CGRG Bibliography of Canadian Geomorphology
Author : Brennand, T.A.; Russell, H.A.J.; and Sharpe, D.R.
Date : 2003.
Title : Tunnel channels of central Southern Ontario: character, genesis and glaciodynamic implications.
Publication : XVI INQUA Congress. July 23 - 30, 2003. Reno Hilton Resort & Conference Center Reno, Nevada USA .
Central southern Ontario exhibits a regional Late Wisconsinan unconformity that truncates Paleozoic bedrock and a thick Quaternary sediment cover. This unconformity is composed of drumlins, s-forms and valleys. This study explores the character, genesis and glaciodynamic implications of these valleys. Valleys are mapped using remote sensing, DEMs and field surveys. Buried valleys are explored by seismic reflection profiling, and outcrop and drillcore sedimentology. Bedrock valleys form an anabranched NE-SW system north and east of an area of sediment-walled valleys. Bedrock valley walls are ornamented by s-forms. Large, NE-SW-oriented, sediment-walled valleys (>40 km long, <7 km wide, <170 m deep) dissect a drumlinized terrain and are linked by shallower, anabrached valleys (< 20 km long, < 2 km wide, < 100 m deep). Large valleys are often incised through Quaternary sediment to bedrock and are partially sediment filled. South of the Oak Ridges Moraine, broad, shallow erosional corridors extend into Lake Ontario. Valleys have undulating thalwegs and are locally overdeepened. Both partially-filled and buried valleys are characterized by a suite of landforms, lithofacies and seismic facies including eskers, gravel sheets, dunes and macroforms, sandy hyperconcentrated flow deposits and sand-silt-clay rhythmites. The valley network is interpreted to be a tunnel channel system produced and/or reutilized by subglacial meltwater during the Late Wisconsinan. The subglacial landsystem is attributed to erosion by a regional meltwater underburst that evolved into channelized flow focused along progressively larger channels; the bedrock channels were antecedent and reutilized. Sediment-walled channel erosion may have been enhanced by groundwater flow and piping at depth. Channel fills record rapid and voluminous sedimentation during waning jokulhlaup flow. As fan deposits are not observed at the southern ends of channels it is likely that channel formation was contemporaneous with an underburst event that eroded drumlins in Lake Ontario and swept away most sediment derived from channel erosion. Ice sheet thinning and flattening associated with underbursts facilitated deglaciation by regional downwasting and stagnation.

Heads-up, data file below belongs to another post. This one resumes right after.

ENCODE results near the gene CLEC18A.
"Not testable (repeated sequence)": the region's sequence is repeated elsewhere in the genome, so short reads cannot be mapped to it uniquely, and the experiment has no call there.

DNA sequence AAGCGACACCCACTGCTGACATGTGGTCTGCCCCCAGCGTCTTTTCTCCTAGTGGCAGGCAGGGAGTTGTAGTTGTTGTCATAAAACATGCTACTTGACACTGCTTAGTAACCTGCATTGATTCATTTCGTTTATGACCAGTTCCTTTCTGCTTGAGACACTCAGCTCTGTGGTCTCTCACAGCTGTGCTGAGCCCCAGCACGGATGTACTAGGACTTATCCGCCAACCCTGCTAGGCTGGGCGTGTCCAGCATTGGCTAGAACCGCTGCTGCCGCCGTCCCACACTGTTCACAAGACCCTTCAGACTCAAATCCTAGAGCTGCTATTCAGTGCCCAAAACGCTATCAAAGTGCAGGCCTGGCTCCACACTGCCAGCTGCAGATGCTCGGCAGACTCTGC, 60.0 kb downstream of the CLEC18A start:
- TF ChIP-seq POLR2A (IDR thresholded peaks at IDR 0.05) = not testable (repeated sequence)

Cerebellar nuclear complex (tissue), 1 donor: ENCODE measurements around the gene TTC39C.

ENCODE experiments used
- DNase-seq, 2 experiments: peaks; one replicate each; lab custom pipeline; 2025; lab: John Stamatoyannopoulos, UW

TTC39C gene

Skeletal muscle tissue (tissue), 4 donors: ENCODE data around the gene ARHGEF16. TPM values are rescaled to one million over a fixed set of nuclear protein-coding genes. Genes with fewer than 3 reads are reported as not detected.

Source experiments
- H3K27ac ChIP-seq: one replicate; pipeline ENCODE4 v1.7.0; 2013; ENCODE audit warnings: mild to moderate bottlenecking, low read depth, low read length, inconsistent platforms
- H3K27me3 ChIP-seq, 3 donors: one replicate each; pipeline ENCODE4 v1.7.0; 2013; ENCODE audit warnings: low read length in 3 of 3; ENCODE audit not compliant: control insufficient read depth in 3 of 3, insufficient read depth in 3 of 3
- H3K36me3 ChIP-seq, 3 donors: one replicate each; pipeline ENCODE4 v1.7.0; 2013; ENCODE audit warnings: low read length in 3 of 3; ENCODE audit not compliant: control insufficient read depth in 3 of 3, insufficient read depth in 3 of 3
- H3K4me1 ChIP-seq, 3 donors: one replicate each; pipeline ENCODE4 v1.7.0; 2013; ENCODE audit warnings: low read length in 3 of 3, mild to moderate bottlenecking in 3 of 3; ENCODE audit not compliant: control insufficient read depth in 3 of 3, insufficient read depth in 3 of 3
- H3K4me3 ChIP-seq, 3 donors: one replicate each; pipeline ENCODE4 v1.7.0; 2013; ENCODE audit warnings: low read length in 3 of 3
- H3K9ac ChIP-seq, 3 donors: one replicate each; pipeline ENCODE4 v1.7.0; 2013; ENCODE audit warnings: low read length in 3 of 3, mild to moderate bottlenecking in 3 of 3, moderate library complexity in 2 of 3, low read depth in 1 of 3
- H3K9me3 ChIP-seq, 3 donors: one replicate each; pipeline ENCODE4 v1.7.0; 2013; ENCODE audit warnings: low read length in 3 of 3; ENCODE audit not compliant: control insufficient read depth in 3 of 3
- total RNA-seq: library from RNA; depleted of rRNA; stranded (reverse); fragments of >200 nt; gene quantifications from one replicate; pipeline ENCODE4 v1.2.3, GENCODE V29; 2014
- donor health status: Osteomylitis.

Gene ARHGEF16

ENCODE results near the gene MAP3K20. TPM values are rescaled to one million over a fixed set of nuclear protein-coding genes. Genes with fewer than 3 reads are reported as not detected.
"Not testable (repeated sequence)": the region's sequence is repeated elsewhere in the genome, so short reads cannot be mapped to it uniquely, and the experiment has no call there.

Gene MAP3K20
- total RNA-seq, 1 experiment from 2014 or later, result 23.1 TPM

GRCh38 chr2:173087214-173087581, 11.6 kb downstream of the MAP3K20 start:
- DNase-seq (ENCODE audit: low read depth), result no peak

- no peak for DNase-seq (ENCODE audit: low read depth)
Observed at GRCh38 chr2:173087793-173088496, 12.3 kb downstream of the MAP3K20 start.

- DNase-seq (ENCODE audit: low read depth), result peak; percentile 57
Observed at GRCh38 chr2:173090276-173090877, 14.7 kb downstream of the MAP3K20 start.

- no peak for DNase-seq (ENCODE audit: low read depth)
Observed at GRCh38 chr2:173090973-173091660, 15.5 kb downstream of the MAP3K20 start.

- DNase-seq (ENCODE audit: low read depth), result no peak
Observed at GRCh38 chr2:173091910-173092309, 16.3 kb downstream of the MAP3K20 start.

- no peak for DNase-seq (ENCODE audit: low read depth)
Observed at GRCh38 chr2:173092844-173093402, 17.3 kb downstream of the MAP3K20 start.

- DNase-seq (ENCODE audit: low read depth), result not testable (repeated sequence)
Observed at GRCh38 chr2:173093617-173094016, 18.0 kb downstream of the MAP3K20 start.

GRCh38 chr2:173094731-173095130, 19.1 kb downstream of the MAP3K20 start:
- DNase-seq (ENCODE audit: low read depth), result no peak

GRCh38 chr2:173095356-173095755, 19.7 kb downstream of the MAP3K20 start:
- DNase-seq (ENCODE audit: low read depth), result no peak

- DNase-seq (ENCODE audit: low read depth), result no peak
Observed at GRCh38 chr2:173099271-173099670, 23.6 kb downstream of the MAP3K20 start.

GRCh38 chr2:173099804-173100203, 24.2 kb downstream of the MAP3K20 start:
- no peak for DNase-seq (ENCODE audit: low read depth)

Bibliography of Canadian Geomorphology